Reactions as acid
In an aqueous solution of hydrogen fluoride, sulfuric acid is not stable and forms fluorosulfonic acid after splitting off water:
Within the range of hydrogen halides, hydrogen fluoride shows the weakest tendency to dissociate in water. Compared to the other hydrogen halides, which completely dissociate to form oxonium ions (H 3 O + ) and their corresponding counterions, hydrofluoric acid contains a mixture of different fluoride-containing ions.
Hydrogen fluoride storage
Pure gaseous hydrogen fluoride can be transported in tank wagons made of iron, as the surface of the iron is covered with a fluoride layer that protects the material against further attack. Monel metal (a nickel-copper alloy) is also used for valves, pipes and equipment . The aqueous solutions, on the other hand, would deeply oxidize the iron due to the dissolving of the fluoride layer. That is why hydrofluoric acid is transported in plastic tanks.
Hydrogen fluoride as a solid
Solid hydrogen fluoride consists of orthorhombic crystals with chains arranged in a zigzag pattern. The HF molecules have an H – F bond length of 95 pm , the neighboring molecules have an intermolecular H – F distance of 155 pm.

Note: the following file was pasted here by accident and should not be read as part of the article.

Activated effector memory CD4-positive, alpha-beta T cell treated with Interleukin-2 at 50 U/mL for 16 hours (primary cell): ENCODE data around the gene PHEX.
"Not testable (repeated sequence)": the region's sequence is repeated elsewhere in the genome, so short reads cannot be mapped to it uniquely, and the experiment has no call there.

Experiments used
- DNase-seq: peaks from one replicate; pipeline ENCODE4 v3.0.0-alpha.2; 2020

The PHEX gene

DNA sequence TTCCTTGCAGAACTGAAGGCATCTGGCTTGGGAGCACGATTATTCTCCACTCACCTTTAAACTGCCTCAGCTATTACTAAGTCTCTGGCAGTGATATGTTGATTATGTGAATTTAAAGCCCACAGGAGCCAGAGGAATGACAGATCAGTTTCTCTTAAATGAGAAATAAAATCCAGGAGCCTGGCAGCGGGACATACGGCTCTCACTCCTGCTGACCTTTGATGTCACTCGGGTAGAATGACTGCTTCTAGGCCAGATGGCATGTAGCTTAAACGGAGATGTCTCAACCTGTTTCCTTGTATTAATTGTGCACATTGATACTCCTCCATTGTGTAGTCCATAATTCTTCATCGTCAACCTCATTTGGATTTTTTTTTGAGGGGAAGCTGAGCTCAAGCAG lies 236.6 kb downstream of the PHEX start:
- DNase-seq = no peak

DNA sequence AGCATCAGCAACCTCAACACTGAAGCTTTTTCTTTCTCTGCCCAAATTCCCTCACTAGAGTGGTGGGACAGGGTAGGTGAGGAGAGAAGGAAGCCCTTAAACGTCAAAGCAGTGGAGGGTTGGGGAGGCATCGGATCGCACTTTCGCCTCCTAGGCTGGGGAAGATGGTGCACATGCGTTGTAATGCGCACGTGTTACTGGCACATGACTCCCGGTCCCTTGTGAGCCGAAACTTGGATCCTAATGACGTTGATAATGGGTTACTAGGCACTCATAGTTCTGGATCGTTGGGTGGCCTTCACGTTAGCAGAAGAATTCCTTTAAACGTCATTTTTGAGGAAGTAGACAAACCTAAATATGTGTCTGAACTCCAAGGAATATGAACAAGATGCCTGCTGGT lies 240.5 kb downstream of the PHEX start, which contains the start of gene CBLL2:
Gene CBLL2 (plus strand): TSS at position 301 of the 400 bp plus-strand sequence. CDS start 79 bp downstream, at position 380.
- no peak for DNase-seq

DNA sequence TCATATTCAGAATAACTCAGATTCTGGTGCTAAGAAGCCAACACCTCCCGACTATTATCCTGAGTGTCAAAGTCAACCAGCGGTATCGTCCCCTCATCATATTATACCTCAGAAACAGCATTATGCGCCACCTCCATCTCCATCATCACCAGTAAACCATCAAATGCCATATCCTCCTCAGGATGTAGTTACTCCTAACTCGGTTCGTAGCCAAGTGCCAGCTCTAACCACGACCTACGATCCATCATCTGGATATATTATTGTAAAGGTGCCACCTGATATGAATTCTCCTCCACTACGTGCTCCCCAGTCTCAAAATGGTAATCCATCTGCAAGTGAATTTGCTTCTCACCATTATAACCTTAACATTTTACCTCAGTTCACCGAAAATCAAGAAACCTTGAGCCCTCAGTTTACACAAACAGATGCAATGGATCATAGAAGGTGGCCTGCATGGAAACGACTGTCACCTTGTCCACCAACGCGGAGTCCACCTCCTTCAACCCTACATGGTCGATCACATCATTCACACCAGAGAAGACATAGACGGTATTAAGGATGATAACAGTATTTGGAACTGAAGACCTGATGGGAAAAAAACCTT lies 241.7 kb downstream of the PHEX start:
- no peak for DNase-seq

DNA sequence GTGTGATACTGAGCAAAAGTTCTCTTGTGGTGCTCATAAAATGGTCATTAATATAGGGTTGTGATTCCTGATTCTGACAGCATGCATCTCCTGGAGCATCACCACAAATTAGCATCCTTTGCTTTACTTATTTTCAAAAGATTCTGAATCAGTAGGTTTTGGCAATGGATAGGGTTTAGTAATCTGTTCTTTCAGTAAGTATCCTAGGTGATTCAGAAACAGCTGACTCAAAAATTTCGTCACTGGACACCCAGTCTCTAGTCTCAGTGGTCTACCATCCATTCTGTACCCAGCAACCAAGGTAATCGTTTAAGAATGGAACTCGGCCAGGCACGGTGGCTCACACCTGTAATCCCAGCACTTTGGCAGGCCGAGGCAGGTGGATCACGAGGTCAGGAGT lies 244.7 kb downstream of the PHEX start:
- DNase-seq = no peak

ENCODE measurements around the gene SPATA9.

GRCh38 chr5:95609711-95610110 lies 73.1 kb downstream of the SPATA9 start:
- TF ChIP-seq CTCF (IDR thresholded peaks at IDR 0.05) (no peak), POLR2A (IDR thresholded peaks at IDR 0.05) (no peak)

Hydrogen fluoride is used in the production of fluorocarbons , aluminum fluoride , synthetic cryolite (Eisstein, Na 3 [AlF 6 ]), uranium hexafluoride , other fluorine compounds, hydrofluoric acid , in the production process of surfactants and in dye chemistry . Under certain conditions, the electrolysis of hydrogen fluoride produces elemental fluorine (F 2 ).
Hydrogen fluoride was used in the 50s and 60s for wood protection treatment e.g. B. used by roof trusses, trade name z. B. "Osmol WB4".
The main route of exposure for hydrogen fluoride is through the airways and skin . Due to the high hygroscopicity, inhalation of gaseous hydrogen fluoride should only occur in extreme cases, but in which case almost complete absorption in the upper respiratory tract is to be expected. Much more common is the absorption of aqueous solutions of hydrogen fluoride (hydrofluoric acid or hydrofluoric acid) through the skin. The skin is not an obstacle to absorption. Inadvertent oral absorption is not to be expected for physical-chemical reasons and because of the extremely pungent odor. Aqueous solutions are completely absorbed. The process can be slowed down by possible stomach contents.